The Massachusetts State Quarter Coin remembers when the largest clipper ship, of that time, was first launched in Boston 164 years ago.
From the Massachusetts Register, published by George Adams in January 1854:
This business has for the last year been exceedingly prosperous, not only in the Bay State, but in Maine, and, in fact, “all ‘long shore.”
In Boston and neighborhood, a great deal of ship-building has been carried on.
Fifty vessels built in and near the city, carrying nearly 50,000 tons’ burden, have been entered at the port of Boston.
East Boston has become quite distinguished for producing the best and largest ships in the country, if not in the world.
The Great Republic was launched at this place, Oct. 4, 1853.
This clipper was the largest ship in the world, and the pride of the American Mercantile Marine.
We copy the following account of her dimensions from the Boston Evening Transcript: —
“Her custom house measurement is 4,555 tons, her stowage capacity 6000 tons. It will require a crew of one hundred first class seamen, and fifty boys to sail her, which, with her chief and under officers, will number 175 or 180 all told.
“She will carry 48,000 barrels of flour in her hold, and between decks, and have room left.
“She is 325 feet in length, 53 feet breadth of beam, and 39 feet depth of hold, with four complete decks.
“Her four lower masts are each 130, 131, 122, and 100 feet long, and her lower yards each 110, 115, and 90 feet square. The mainmast is 4 feet in diameter, and the mainyard is 28 inches in diameter. She spreads 16,000 yards of canvas.
“For figure-head she has an eagle’s head ; on her stern there is a large eagle with the American shield in its talons.
“She has a fine library for her crew, and good accommodations for passengers. Her cabins are beautifully furnished and fitted.
“The Great Republic contains 2,380 tons of white oak; 1,500,000 feet of hard pine; 300 tons of iron; and 56 tons of copper. She has 1,600 knees, and is coppered up to 25 feet draught.
“The time occupied in building this vessel was equal to 50,000 days’ work for one man.
“On her spar deck she has five houses for various purposes, and a steam engine on deck, to assist in taking in and discharging cargo, hoisting the sails, working the pumps, tripping anchor, &c.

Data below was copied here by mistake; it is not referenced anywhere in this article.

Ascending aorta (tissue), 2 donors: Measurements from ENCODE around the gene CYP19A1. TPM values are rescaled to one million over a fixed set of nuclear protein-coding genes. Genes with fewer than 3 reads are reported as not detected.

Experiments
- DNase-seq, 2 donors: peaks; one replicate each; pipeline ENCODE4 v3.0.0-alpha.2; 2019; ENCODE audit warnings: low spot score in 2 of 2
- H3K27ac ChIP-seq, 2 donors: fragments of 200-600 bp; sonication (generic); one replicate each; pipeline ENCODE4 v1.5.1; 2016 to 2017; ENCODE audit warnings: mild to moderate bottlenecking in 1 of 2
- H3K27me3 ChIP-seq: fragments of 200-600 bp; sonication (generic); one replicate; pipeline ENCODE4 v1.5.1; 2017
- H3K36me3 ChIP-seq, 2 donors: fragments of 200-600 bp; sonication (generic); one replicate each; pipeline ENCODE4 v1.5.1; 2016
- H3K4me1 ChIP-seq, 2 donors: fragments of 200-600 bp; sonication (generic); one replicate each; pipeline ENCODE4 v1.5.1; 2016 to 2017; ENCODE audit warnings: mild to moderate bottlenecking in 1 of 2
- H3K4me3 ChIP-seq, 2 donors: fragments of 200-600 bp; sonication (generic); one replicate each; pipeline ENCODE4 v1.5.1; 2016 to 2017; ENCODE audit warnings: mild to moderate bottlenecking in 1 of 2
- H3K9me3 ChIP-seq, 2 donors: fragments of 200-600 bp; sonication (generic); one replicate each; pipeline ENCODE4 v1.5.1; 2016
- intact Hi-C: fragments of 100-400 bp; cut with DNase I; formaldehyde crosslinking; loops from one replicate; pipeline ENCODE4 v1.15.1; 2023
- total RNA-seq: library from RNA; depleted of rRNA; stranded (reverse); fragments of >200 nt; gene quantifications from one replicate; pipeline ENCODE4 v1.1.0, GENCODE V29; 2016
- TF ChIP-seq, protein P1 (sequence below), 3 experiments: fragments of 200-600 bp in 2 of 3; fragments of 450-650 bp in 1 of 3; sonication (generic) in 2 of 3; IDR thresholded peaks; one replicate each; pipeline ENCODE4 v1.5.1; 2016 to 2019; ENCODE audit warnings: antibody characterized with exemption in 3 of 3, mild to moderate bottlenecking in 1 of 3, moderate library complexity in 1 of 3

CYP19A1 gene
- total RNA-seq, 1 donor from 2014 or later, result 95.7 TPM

“She has eight boats, six of which hang from her davits, two on deck, in one of which there is a screw propeller.
“She is a perfect model of beauty from stem-to stern, and not a false line can be detected in her form, and is supposed to be the strongest ship ever built of wood and metal.
“She is owned solely by her builder, Donald McKay, Esq., and cost upwards of $300,000.
“Our citizens feel a pride in the success of this ship and all concerned in this stupendous enterprise. It was a bold step for the owner to embark so much money in a single bottom, but he is confident of success.”
Burning of the Great Republic.
After the preparation of the above account, news was received of the destruction of the monster ship by fire.
From the New York papers of Dec. 27, we take the following particulars: —
“The fire began at about 1 o’clock on Tuesday morning, in Treadwell & Sons’ Bakery, in the rear of 244 Front street. There was a strong breeze blowing from the westward at the time, and the fire spread rapidly to the front buildings and the adjoining warehouses, a number of which were either entirely destroyed or seriously injured.
“From these, the flying cinders reached first the lofty rigging and sails of the ‘Great Republic,’ which were soon in flames, and falling upon the deck, communicated the fire to the hull and to the cargo of the ship.
“Attempts to tow her into the stream and to scuttle her proved alike abortive, owing to the lowness of the water and the immense draught of the ship with her enormous cargo nearly all in.
“According to the New York Commercial Advertiser, the cargo of the Great Republic was worth about $225,000.
“It consisted of the following named items: — Beef, 896 tierces; Lard, 97 tierces, 53 barrels; Wheat, 23,406 bushels; Corn, 33,500 bush. ; Flour, 6,630 barrels; Cotton, 2,023 bales; Tea, 639 half-chests; Rosin, 4,046 barrels; Tobacco, 14 hogsheads; Argols, 10 casks; Maple Timber, 367 pieces.”
“The Great Republic was insured (on ship and cargo) to the amount of about $212,000 in New York, and out of town, $40,000, or $50,000 more. Of the latter, there was $15,000 or $20,000 in Boston.
“The G. R. had all her stores on board, advance wages paid, and was in all respects ready for a sea voyage.”
The Great Republic was rebuilt with three decks instead of four and her tonnage reduced to 3,337.
She made several runs from New York to San Francisco carrying passengers and freight. Her travel time was 92 days between the two cities.
In 1865, she came under British ownership out of Liverpool. In 1872, she was abandoned at sea.
The Massachusetts State Quarter Coin shows with an artist’s image of the Great Republic under full sails, circa 1850s.